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By Elaine Chen, MD
Assistant Professor, Department of Internal Medicine, Division of Pulmonary and Critical Care Medicine, Section of Palliative Medicine, Rush University Medical Center, Chicago
Dr. Chen reports no financial relationships relevant to this field of study.
SYNOPSIS: There are several distinct trajectories of recovery after acute respiratory failure. The group with the highest physical function consisted primarily of younger women who experienced less continuous sedation time and shorter ICU length of stay.
SOURCE: Gandotra S, Lovato J, Case D, et al. Physical function trajectories in survivors of acute respiratory failure. Ann Am Thorac Soc 2019;16:471-477.
Persistent physical function impairment for months to years is common after mechanical ventilation for acute respiratory failure.1 Patients have identified physical strength, fatigue, and decreased walking distance as important outcomes after critical illness. Prior studies have revealed that factors such as hospital length of stay, sex, ethnicity, and prior smoking status may influence physical function recovery after a critical illness. The authors of this study sought to determine whether common patterns of physical function recovery occur over a six-month period after a critical illness and to assess the characteristics of such trajectory groups.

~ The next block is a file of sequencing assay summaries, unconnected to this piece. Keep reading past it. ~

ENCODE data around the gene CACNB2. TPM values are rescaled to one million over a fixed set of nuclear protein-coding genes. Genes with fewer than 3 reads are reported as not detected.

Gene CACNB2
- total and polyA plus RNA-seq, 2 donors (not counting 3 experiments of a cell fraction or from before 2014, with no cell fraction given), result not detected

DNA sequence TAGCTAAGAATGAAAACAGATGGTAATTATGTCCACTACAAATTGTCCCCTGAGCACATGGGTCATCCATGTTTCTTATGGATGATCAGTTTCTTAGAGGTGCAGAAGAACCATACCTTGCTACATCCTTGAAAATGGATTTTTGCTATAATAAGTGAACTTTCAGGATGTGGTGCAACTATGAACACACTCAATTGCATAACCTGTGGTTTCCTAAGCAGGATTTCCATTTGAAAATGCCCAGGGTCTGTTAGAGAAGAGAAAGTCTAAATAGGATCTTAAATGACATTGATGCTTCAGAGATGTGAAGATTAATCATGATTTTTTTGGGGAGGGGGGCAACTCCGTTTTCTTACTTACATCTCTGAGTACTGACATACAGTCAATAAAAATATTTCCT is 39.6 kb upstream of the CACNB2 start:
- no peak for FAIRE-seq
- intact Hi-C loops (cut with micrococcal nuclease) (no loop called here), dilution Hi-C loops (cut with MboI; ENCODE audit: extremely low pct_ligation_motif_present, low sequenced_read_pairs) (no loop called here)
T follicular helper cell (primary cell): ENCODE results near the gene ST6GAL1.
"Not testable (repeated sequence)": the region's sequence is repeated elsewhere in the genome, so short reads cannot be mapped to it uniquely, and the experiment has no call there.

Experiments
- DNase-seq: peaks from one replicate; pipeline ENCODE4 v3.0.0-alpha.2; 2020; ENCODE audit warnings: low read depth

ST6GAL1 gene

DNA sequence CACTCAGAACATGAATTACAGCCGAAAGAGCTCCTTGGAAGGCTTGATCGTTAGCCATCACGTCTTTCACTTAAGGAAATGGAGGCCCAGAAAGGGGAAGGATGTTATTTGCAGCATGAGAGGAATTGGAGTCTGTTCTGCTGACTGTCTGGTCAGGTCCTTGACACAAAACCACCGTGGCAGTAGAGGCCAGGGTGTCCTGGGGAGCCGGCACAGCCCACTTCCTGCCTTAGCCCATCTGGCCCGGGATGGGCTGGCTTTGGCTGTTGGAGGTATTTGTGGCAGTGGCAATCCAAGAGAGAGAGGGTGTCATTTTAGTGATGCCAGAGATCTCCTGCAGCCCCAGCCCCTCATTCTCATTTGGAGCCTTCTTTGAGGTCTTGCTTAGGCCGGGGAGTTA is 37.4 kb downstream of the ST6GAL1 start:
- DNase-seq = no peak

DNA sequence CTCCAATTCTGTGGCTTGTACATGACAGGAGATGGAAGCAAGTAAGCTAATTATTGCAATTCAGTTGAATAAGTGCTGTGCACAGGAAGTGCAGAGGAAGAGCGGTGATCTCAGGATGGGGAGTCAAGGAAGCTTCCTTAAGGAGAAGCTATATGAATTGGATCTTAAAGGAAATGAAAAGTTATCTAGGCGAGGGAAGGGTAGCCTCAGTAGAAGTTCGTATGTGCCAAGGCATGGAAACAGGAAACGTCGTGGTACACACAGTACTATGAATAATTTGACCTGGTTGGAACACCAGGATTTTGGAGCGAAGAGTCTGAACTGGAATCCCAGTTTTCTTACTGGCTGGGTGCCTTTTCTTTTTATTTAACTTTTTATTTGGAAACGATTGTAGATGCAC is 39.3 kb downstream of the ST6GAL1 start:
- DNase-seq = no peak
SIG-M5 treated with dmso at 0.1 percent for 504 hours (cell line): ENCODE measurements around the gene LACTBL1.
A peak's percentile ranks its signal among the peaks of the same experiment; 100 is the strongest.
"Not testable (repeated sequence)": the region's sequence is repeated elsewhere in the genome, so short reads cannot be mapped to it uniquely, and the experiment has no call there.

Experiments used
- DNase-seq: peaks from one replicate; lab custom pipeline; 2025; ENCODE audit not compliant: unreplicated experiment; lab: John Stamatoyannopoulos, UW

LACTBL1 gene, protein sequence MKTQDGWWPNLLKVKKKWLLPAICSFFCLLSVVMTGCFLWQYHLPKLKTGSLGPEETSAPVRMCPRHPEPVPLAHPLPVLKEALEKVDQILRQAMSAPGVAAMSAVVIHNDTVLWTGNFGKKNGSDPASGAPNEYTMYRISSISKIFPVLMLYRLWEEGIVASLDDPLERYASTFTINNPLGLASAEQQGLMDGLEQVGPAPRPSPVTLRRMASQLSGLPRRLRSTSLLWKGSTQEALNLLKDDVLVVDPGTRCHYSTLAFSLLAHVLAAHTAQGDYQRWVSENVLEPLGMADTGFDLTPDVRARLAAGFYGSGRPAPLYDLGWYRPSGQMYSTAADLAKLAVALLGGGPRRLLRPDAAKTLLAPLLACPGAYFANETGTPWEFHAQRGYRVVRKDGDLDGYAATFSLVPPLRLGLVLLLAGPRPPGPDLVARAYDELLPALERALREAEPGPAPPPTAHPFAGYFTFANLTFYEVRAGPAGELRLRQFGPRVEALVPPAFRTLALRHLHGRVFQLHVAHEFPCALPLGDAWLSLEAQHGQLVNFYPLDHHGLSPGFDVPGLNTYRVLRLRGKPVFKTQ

Researchers performed a secondary analysis of a previously designed randomized clinical trial that evaluated standardized rehabilitation therapy among patients with acute respiratory failure.2 In this was single-center trial, investigators recruited 300 mechanically ventilated patients, 18 years of age or older, over a five-year period. The duration of mechanical ventilation was limited to 80 hours or less, and the duration of hospitalization was limited to seven days or less. Patients were previously independently ambulatory, but the use of a cane or walker was allowed. In-person physical function testing was evaluated at hospital discharge and again at two, four, and six months after enrollment. The Short Physical Performance Battery (SPPB), which assesses gait speed, balance, and lower extremity strength with a score from 0 to 12, was chosen as the objective physical function variable. Statistical analysis included group-based trajectory modeling.